China's gold imports from Hong Kong surged to a record as consumers bought the metal before the Lunar New Year this month and investors sought to hedge against financial turmoil.
Mainland China bought 102,779 kilograms from Hong Kong in November, up from 86,299 kilograms in October, according to the Census and Statistics Department of the Hong Kong government. China doesn't publish gold trade data.
Demand for gold is climbing in China as investors seek to protect their wealth against slumping property prices and equity markets. The nation overtook India in the third quarter as the largest gold jewellery market, according to the World Gold Council. Bullion rose as much as 0.9 per cent to $1,647.45 (Dh6,049) an ounce today, the highest since December 13.
"China's appetite for gold is very strong and growing," Tao Jinfeng, chief investment consultant at Haitong Futures Co., China's largest brokerage by registered capital, said. "The few months before the Lunar New Year is typically the peak demand period for Chinese people."
"There is always the possibility that some purchases were made by the central bank," Tao said. The People's Bank of China last made known its gold reserves more than two years ago, announcing that it held 33.89 million ounces, or 1,054 tons, as of June 30, 2009.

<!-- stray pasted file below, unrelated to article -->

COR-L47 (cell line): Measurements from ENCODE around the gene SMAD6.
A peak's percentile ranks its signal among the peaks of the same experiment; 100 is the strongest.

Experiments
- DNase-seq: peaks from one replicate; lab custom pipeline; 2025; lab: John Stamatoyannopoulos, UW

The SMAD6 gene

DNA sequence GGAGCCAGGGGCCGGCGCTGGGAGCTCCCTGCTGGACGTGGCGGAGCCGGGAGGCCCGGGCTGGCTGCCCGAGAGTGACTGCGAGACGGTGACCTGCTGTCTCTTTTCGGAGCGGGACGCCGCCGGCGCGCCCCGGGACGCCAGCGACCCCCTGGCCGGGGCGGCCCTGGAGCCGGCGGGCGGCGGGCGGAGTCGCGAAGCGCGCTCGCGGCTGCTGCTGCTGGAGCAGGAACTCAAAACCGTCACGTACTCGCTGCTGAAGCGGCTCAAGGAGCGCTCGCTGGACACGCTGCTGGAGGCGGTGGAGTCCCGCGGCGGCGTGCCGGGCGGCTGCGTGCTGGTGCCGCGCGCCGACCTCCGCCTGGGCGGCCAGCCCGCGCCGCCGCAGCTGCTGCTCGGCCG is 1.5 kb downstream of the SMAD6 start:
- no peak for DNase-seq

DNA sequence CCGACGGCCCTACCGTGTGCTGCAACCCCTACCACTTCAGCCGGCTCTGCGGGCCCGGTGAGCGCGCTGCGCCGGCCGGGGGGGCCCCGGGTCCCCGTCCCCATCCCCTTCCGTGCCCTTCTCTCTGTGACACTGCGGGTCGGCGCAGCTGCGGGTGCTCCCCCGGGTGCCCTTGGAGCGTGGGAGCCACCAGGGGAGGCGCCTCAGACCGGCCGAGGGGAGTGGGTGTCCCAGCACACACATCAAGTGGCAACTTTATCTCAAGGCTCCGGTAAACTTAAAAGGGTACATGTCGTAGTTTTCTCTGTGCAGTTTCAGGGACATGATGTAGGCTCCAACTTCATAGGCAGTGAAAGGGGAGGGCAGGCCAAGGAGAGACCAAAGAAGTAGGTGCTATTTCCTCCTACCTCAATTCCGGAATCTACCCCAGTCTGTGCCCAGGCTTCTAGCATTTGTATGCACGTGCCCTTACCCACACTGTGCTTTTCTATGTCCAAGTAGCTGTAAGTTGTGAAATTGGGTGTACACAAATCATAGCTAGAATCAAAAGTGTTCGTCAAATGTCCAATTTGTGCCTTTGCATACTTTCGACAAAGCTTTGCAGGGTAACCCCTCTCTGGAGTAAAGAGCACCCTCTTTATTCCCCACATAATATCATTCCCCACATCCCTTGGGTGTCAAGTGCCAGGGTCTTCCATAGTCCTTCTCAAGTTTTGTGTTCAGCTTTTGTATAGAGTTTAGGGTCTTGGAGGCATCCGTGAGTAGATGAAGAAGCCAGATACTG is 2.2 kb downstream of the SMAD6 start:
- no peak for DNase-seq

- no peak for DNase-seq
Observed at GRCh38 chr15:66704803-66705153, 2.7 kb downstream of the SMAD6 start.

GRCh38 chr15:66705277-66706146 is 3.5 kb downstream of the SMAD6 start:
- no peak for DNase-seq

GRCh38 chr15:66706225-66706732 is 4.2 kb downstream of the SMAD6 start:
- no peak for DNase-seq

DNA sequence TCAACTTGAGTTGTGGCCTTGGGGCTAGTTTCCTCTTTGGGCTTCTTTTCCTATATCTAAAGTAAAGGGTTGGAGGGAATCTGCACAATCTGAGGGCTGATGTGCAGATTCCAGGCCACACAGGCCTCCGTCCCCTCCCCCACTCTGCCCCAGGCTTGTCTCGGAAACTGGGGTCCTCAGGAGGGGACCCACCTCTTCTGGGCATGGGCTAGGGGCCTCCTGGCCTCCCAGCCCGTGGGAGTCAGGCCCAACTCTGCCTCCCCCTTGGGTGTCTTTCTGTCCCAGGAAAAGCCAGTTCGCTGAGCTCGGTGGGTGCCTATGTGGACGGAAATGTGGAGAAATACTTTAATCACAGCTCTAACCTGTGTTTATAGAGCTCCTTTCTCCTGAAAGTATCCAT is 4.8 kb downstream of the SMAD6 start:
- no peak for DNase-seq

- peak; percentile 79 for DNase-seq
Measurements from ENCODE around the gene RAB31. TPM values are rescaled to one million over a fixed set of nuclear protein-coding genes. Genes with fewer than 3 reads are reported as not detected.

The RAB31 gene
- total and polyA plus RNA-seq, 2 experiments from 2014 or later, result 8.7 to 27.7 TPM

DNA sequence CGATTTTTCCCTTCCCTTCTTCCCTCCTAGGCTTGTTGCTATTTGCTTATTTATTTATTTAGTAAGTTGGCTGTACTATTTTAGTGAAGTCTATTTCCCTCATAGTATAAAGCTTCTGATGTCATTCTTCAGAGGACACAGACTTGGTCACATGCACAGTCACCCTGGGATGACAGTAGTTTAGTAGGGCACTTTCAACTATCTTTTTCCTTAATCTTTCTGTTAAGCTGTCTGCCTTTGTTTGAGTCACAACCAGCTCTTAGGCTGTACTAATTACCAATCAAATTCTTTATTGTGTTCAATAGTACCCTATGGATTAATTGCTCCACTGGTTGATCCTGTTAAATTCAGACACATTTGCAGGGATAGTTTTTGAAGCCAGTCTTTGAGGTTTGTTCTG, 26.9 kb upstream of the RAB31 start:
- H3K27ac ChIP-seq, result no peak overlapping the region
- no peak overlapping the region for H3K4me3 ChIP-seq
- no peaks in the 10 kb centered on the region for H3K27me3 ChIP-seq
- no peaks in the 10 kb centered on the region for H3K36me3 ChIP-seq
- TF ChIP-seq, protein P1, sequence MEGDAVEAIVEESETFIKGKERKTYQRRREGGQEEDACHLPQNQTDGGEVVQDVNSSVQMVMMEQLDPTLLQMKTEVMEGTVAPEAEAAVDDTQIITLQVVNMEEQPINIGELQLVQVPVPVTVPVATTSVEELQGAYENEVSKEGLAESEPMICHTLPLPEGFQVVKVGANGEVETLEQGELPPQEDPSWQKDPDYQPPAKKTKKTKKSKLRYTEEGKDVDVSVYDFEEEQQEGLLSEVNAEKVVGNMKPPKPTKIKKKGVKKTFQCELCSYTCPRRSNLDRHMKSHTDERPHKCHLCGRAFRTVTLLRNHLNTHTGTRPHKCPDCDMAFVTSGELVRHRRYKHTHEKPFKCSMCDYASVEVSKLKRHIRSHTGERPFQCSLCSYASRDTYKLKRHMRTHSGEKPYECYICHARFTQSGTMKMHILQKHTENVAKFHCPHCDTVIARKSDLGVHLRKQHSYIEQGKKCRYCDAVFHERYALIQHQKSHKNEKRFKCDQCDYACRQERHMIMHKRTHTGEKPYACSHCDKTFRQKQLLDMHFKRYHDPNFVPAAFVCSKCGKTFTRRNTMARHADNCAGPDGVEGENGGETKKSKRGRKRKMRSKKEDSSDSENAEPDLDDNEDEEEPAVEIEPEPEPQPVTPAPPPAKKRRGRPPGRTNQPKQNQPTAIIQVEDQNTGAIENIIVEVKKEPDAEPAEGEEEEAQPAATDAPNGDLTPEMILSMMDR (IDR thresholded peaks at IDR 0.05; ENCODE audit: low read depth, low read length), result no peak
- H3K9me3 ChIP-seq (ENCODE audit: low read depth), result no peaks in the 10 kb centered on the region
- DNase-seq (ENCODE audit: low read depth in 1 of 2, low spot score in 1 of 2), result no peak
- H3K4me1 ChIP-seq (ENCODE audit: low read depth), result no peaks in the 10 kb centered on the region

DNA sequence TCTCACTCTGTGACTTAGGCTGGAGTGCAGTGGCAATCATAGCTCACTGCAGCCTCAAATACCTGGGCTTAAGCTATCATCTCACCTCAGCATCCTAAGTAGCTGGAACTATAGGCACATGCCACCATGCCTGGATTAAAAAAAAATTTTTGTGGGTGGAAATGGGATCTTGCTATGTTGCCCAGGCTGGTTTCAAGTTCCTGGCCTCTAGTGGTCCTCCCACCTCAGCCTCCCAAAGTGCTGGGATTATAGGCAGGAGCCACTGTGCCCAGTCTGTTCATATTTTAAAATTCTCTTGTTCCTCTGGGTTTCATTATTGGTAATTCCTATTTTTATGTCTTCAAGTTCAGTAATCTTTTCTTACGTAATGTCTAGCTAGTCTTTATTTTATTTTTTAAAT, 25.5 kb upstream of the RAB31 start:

China's holdings are the world's fifth-largest by country, according to World Gold Council data. Central banks and government institutions bought 142 tons in 2010, International Monetary Fund data show.
As incomes rise, Chinese investors are looking for alternative investments as the Shanghai Composite Index tumbled 33 per cent since 2009, while home prices fell for a fourth month in December after curbs that included higher down-payment and mortgage requirements.
Per-capita disposable income for households in towns and cities rose 14 per cent to 16,301 yuan (Dh9482) in the first three quarters of 2011.